Mediation–An Affordable, Efficient and Flexible Option for Dispute Resolution
By Gregory J. Rubens
What is Mediation?
Mediation is an informal voluntary process where a neutral third party (the “mediator”) assists in resolving disputes outside of court, typically in an office setting. The mediator does not make a decision on the merits of a case, but uses his or her skills and experience to guide the parties to a resolution. Under California law, mediation is confidential. This confidentiality helps the mediator and parties to operate in a frank and open environment, knowing that what is said in mediation stays there and cannot be directly used in any further court proceeding. The mediator cannot be called as a witness. The mediation process is driven by the parties. The parties have the option to meet in one room together with the mediator presiding over the meeting, or more often with the mediator shuttling between the parties, who are located in separate rooms communicating proposals between the two rooms.
Cost of Mediation
The cost of mediation is generally shared between the parties. In Estate, Conservatorship and Trust disputes the parties can agree that the Trustee or conservator will pay the fee.
Mediation often occurs after someone files a complaint or petition in court. Courts will refer such matters to mediation as a way to encourage settlement and avoid the prospect of trial delays and an overburdened docket.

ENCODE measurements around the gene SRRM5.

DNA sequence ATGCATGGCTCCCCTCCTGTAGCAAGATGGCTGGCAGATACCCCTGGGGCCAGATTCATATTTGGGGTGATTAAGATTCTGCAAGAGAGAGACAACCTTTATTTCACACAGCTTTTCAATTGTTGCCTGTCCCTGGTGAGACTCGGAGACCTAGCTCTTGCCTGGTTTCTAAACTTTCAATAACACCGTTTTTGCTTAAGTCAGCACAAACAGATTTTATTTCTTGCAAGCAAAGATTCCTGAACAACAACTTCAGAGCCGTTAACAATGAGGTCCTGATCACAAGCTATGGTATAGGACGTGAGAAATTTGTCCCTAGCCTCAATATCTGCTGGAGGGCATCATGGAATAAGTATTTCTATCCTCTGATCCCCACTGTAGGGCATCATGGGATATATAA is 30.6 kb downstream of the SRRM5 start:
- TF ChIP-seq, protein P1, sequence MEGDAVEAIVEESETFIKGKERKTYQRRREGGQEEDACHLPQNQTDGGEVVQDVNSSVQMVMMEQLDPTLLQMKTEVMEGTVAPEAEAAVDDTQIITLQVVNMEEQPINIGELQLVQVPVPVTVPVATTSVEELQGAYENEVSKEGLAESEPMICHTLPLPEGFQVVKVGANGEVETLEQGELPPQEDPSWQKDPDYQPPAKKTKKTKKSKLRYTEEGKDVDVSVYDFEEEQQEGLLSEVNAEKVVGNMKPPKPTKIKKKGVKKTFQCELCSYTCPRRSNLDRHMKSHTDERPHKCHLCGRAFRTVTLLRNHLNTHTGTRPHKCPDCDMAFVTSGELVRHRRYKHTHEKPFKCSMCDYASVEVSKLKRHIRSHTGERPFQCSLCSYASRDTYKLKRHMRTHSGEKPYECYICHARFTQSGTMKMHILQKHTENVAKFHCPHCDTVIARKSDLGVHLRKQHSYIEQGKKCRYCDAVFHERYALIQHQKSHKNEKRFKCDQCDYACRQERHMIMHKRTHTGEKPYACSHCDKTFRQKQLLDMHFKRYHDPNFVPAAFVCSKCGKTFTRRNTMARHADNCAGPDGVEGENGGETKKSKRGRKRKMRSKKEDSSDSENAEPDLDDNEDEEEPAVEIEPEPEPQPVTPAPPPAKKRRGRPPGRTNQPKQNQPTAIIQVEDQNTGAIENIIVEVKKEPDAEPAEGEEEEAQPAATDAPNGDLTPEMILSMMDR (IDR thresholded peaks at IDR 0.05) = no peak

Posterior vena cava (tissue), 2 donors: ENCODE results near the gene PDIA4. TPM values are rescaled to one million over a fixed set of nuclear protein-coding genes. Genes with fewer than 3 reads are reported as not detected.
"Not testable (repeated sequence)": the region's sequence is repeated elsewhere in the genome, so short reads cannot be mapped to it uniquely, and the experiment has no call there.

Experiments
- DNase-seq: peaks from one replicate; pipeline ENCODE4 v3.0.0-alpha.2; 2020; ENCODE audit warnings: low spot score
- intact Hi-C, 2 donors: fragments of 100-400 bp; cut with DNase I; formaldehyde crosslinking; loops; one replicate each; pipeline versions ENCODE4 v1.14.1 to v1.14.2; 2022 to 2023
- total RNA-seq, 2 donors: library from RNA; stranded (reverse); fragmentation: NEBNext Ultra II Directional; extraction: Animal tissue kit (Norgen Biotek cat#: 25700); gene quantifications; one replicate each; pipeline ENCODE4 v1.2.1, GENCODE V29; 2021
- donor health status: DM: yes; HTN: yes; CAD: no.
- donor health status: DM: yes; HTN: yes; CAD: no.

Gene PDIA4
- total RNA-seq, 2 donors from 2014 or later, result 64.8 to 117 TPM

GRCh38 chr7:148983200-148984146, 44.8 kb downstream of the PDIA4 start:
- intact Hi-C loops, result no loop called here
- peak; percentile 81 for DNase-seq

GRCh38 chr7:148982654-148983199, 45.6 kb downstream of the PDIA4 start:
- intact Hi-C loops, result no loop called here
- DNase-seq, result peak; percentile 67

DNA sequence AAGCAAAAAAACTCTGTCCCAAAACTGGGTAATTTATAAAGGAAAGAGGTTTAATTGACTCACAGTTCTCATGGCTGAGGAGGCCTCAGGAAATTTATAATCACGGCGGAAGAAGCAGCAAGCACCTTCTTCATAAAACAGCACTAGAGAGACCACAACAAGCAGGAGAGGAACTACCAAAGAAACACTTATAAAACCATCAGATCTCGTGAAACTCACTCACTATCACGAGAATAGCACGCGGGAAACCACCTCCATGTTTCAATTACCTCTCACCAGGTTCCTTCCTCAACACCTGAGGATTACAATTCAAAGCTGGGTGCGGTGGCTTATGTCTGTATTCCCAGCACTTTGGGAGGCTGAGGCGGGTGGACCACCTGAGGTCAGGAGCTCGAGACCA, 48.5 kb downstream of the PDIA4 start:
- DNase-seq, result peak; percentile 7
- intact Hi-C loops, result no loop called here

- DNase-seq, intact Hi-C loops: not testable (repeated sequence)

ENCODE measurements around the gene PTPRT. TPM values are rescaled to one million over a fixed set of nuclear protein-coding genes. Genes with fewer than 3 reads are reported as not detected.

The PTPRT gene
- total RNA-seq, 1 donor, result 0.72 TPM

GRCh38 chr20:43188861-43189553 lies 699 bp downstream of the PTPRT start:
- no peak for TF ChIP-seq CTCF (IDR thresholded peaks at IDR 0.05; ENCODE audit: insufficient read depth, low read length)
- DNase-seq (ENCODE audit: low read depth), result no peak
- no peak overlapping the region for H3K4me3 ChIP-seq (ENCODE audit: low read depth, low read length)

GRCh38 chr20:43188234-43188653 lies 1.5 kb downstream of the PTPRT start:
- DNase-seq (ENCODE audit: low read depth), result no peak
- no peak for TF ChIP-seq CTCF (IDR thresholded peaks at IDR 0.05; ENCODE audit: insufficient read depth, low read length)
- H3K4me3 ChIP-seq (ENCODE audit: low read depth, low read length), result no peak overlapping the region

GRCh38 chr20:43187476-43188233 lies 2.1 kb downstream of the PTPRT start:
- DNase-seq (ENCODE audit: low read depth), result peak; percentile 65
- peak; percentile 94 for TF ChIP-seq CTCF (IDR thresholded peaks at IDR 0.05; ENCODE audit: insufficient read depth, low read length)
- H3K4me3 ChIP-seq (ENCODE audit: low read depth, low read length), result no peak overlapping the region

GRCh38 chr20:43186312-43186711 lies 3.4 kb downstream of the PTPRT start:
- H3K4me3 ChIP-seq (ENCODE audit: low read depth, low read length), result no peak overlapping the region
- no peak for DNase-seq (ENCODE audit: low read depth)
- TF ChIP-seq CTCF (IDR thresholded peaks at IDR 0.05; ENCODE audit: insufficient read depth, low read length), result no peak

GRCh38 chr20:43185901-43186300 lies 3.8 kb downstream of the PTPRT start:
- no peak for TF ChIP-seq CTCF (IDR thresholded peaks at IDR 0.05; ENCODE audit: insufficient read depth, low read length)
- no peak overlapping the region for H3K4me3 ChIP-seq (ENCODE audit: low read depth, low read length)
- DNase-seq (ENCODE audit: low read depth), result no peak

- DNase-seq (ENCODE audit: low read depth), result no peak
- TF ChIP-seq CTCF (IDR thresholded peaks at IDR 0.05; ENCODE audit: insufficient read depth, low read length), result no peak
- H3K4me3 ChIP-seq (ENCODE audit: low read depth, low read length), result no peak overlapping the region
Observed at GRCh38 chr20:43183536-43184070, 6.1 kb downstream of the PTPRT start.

Resorting to the Court to resolve disputes can be time consuming and very expensive. Moreover, the remedies available in a court proceeding or trial many times do not resolve all of the issues between the people involved, and further litigation and disputes over such unresolved issues can occur.
In Trust, Conservatorship and Estate disputes, the assets are finite, and the funds spent on litigation can quickly consume a significant proportion or the estate. If there are dependent beneficiaries, the need for the funds for care and support is a strong consideration in early resolution of disputes.
Disputes are often emotional and each party has a different point of view as to what should or should not occur. A good mediator can navigate through these difficult emotions and assist the parties in developing their own solution. Many cases are not entirely about money, and require creative and sometimes detailed solutions made possible in mediation.
The emotional cost of a dispute is sometimes overlooked. The lost hours at work, time thinking about the case and even lost sleep are not easy to quantify and are ordinarily not compensable. Sitting in court for seven or more days waiting for a courtroom, or in trial is not where most people want to spend their time.
Most cases that reach mediation settle because it is usually in all parties interest to mitigate the cost and risk of an adverse result against an adverse court decision. After a successful mediation a formal settlement agreement is usually signed that memorializes the resolution of the disputes, after which any case or petition is dismissed or withdrawn.
- Gregory J. Rubens has been practicing law in San Carlos for over 25 years with a diverse practice in Real Estate, Neighbor Law, Business, Probate, Trust and Conservatorships. He has mediating cases for over ten years in these areas. Greg also practices Municipal law and is the City Attorney for the City of San Carlos and represented the City of San Bruno as its interim City Attorney during the PG&E pipeline explosion and its aftermath. He has been appointed to the San Mateo County ADR panel of mediators in Trust, Estate and Conservatorship disputes.